MixedThe Pittsburg Post-Gazette... the book’s strength is not so much about lies vs. the truth, but how it positions itself with the themes of race, family and identity ... As the central character, Ruth embodies a good deal of complexity as she struggles to determine who she is while also wrestling with a troubled past she is trying to escape ... While the narrators running parallel to one another does allow for some different dimensions in the story, I was not entirely sure the two narrators were necessary or served the story well. The author develops a complex and interesting character in Ruth, a character that the audience wants to get to know. It almost felt disrupted by the break in narration ... The writing also felt weighed down by cliches and overly simplistic descriptions that made it hard to connect with some of the more emotionally heavy scenes. The characters draw you in more than the mystery. The main \'lie\' of the story is predictable in the way a formulaic crime drama presents the audience with only a few options, but Ruth’s internal struggle with the lie did cause me to turn the page. I did, however, want more at the end. Ruth spends so much time revisiting the past, the reader does not get to see how the past could potentially shape her future self ... Overall, The Kindest Lie captured my attention but struggled to hold it, perhaps because the author was trying to tackle too much.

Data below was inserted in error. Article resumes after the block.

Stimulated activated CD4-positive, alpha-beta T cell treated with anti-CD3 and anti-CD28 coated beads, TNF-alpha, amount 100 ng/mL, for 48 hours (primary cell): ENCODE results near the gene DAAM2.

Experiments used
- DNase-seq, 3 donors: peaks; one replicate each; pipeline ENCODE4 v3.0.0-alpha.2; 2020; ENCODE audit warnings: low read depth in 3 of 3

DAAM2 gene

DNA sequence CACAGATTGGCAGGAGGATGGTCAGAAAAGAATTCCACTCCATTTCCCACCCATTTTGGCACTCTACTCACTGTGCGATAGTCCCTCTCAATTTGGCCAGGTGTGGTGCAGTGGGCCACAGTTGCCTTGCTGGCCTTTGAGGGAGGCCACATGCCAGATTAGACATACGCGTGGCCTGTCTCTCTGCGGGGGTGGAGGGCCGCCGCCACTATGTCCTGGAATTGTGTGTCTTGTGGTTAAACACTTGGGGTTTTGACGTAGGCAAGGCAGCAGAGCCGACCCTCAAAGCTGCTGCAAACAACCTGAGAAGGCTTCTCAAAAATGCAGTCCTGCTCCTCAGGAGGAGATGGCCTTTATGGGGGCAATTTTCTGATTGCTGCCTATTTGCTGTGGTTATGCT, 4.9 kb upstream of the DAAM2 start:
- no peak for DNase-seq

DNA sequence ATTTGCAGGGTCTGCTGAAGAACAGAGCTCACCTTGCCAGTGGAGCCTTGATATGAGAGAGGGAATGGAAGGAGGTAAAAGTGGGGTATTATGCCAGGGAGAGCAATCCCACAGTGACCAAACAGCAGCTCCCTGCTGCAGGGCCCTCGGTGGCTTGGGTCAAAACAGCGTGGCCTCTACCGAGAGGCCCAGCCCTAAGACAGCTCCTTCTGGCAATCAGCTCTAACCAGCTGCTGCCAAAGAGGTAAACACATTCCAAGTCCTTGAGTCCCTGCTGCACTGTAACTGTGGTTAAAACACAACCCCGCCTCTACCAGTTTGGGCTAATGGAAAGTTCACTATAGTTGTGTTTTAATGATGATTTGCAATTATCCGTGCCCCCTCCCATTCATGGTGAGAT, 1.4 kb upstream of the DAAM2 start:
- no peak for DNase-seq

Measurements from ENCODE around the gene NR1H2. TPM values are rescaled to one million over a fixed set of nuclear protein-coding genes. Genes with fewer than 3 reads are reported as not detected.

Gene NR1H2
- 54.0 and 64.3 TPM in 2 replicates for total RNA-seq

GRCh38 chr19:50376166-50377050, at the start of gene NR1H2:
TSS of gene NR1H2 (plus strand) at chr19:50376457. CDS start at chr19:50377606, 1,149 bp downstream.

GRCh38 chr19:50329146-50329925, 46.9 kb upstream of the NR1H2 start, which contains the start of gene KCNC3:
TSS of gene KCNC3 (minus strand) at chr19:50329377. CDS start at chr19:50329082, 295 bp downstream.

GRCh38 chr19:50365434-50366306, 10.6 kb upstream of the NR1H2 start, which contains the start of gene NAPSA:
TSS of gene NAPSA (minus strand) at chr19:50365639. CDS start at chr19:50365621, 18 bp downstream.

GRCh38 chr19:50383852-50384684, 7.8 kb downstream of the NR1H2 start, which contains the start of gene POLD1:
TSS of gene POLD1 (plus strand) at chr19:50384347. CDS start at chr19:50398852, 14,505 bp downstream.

RavePittsburgh Post-Gazette... if you want to explore a work of fiction that reminds you how compelling the act of reading can be and you are willing to recognize yourself as an integral part of the storytelling, perhaps even be a character yourself, then pick up this book ... if you are starting to think this novel is a mere coming of age story, another English major figuring out what the heck to do with that B.A., don’t worry. Just when you think the plot is taking its time, the fonts start to change and you realize you are not reading one story, but three (possibly four) ... With echoes of literary and philosophical giants filling its pages, Memories of the Future truly aims to capture the reader’s imagination even while the narrator confronts the existence of patriarchy in a political landscape mirroring our current realities ... Memories of the Future is one of those books that reminds us why we love literature in the first place ... a rather remarkable story.
PositivePittsburgh Post-Gazette\"The Source of Self-Regard would benefit from time stamps with each work’s title ... Morrison’s The Source of Self-Regard wants to test her powers. In her third collection of nonfiction, her fiction, her voice and her power are still very present.\